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Brandon Sun - PRINT EDITION

Extreme cold bad for outdoor business

A young Mark McMorris competes in the rails competition in Asessippi in 2008. Despite his age, McMorris, who won bronze in the slopestyle snowboarding event at the Winter Olympics in Sochi, Russia, was one of the best on the hill.

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A young Mark McMorris competes in the rails competition in Asessippi in 2008. Despite his age, McMorris, who won bronze in the slopestyle snowboarding event at the Winter Olympics in Sochi, Russia, was one of the best on the hill.

More than 6,000 kilometres away in Russia, some of Canada’s top athletes are competing on sport’s greatest stage at the Winter Olympics.

Here in Westman, however, people have been relegated to spectators as cold winter temperatures have forced snow enthusiasts indoors.

At Asessippi Ski Area and Resort near Russell, marketing director Roz Pulo said the frigid temperatures have accounted for a 20 to 25 per cent reduction in business.

"We’re an outside venue and we’ve always been at the mercy of Mother Nature, but she’s dealt us some brutal weather this year," Pulo said.

In Brandon, the average temperature during January hovered around -19 C. In 18 out of 31 days last month, the high temperature didn’t crack -10 C.

Pulo said the weather is probably the single biggest contributing factor to whether someone might choose to go to the ski hill or stay home.

The cold weather has impacted Asessippi on a number of levels.

"The cold is hard on our equipment. It’s hard on our staff. And it’s hard on our bottom line," Pulo said. "When we lose critical days, it’s really tough for us to recover."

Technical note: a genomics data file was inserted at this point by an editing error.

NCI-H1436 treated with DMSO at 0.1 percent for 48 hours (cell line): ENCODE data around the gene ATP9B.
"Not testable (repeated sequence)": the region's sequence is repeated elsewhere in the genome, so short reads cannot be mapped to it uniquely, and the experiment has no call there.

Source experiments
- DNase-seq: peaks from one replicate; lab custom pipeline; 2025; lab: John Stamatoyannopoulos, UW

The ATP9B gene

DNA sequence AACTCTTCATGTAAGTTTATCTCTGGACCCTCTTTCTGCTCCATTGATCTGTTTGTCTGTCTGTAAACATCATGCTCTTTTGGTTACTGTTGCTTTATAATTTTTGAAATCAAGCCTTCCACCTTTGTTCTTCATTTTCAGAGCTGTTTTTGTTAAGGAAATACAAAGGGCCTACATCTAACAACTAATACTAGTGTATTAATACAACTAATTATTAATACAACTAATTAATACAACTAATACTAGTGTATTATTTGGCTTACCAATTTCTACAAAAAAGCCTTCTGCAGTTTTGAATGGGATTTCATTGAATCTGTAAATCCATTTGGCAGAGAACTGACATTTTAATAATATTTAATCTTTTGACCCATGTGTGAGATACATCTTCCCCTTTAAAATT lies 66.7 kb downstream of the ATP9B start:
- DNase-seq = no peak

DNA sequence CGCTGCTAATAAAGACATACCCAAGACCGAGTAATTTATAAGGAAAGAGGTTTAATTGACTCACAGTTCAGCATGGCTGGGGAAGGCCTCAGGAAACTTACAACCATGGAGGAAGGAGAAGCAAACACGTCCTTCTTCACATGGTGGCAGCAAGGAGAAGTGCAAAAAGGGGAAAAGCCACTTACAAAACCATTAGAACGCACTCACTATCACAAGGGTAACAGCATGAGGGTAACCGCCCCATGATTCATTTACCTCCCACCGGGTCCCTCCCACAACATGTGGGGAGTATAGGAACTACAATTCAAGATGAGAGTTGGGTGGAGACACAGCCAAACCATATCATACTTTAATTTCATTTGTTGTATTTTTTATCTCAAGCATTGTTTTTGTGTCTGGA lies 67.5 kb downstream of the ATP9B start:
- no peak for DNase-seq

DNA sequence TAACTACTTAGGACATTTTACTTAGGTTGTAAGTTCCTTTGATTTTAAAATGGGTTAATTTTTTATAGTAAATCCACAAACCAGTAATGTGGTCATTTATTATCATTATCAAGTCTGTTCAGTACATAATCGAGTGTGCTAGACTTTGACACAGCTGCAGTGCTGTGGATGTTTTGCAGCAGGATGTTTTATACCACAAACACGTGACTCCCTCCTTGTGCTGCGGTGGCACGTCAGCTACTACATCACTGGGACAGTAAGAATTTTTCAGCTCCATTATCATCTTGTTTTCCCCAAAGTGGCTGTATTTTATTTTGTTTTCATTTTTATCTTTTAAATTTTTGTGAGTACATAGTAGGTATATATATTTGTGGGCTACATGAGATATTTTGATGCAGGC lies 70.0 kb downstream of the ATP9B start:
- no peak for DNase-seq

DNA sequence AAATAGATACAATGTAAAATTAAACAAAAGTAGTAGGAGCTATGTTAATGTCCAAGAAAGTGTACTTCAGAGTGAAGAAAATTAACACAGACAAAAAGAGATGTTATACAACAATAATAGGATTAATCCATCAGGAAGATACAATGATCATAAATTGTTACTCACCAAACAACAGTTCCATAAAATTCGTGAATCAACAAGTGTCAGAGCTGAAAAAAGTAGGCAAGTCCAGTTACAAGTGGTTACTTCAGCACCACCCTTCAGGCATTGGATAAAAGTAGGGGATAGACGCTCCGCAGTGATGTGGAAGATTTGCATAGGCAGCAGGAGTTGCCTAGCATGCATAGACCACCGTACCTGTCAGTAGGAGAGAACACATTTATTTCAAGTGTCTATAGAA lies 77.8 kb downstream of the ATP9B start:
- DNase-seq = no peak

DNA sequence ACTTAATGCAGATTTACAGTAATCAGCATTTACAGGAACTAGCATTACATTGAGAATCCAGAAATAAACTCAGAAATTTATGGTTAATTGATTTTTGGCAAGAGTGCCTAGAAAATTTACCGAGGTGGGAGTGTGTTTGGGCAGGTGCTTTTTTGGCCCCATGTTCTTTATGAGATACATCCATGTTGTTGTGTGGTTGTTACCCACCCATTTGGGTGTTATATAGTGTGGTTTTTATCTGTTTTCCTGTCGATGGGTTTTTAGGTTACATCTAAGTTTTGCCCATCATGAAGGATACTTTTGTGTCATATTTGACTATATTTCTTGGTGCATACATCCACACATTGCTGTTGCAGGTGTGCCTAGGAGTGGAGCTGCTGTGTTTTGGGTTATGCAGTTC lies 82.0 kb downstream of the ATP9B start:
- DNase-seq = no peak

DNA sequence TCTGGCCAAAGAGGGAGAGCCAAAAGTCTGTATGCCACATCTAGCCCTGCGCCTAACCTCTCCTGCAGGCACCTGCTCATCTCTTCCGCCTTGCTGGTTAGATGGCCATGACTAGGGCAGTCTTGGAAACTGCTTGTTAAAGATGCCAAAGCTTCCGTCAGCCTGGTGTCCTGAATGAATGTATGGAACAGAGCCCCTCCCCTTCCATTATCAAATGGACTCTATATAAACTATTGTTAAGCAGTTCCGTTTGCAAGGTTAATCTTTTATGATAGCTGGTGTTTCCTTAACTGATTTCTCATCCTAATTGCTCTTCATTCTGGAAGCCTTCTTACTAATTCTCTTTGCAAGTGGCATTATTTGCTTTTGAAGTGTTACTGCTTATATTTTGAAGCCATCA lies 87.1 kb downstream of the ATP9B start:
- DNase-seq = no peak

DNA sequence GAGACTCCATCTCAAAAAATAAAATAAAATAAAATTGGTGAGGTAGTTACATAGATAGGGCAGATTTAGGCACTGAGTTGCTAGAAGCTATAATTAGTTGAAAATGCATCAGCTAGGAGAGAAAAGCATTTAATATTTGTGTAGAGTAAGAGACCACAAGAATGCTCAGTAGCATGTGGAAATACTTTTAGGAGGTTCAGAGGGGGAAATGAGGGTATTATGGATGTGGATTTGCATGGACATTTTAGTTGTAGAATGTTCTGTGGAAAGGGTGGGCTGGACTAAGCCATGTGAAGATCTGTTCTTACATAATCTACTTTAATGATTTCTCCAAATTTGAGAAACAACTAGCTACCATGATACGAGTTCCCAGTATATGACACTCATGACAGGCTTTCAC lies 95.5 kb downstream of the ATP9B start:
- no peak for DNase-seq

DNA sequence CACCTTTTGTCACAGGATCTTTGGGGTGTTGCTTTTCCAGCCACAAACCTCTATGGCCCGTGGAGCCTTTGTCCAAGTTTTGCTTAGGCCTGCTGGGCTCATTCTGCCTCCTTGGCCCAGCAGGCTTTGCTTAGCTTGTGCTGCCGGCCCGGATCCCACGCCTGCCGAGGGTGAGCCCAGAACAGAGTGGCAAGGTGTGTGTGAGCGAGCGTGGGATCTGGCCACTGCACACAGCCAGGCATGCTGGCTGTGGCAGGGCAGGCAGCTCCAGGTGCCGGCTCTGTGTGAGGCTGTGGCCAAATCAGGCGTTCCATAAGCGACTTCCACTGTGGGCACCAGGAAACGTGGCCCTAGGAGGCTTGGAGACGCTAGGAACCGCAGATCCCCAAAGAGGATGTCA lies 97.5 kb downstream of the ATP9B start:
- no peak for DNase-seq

It’s not just the cold, either — it’s when those cold snaps take place. While Pulo said Asessippi has been fortunate that a number of weekends have been blessed with warmer weather, the resort was hurt by cold weather over the holidays, which is its busiest season.

Pulo also hopes the success of Regina snowboarder Mark McMorris, who used to compete at Asessippi, helps push a few people to the resort.

She said she remembers McMorris competing against adults while barely in his teens.

McMorris, now 20, won bronze in slopestyle snowboarding at the Winter Olympics in Sochi, Russia, on Saturday. It’s the first time the event has been featured in the Winter Olympics.

"The biggest thing with the Olympics and particularly with Mark McMorris having been a rider at Asessippi has given us more of a long-term impact for growth in the industry," Pulo said.

While it has been a slow start for Asessippi, Cam Wirch said sales at A&L have been strong despite the temperature.

"Our winter jackets, gloves and clothing is selling like crazy because of the weather," Wirch said.

"We’re thinking with the Olympics on right now that it helps too because there is just so much exposure with snowboarding."

And it’s not just gear that protects winter enthusiasts from the elements that has been selling.

Wirch said cabin fever from extended cold spells has really motivated people to spend as much time outside as they can when it warms up to a "balmy minus 15 degrees."

"What we’ve seen this year is when it does warm up for a day or two, people get pent up, so all of a sudden they come in and they want snowshoes or cross-country skis just so they can get outside and do something. It creates a lot of demand on nice days."

Fitness equipment has also been popular as people try to stay in shape from the comfort of their home.

Still, there is no substituting the real thing and with temperatures expected to be milder this long weekend, Asessippi hopes to capitalize.

"We’ve all got our boards and skis waxed, and we’re ready to go," Pulo said. "It’s Manitoba. We’ve got to enjoy our winter."

» ctweed@brandonsun.com

Republished from the Brandon Sun print edition February 11, 2014

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More than 6,000 kilometres away in Russia, some of Canada’s top athletes are competing on sport’s greatest stage at the Winter Olympics.

Here in Westman, however, people have been relegated to spectators as cold winter temperatures have forced snow enthusiasts indoors.

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More than 6,000 kilometres away in Russia, some of Canada’s top athletes are competing on sport’s greatest stage at the Winter Olympics.

Here in Westman, however, people have been relegated to spectators as cold winter temperatures have forced snow enthusiasts indoors.

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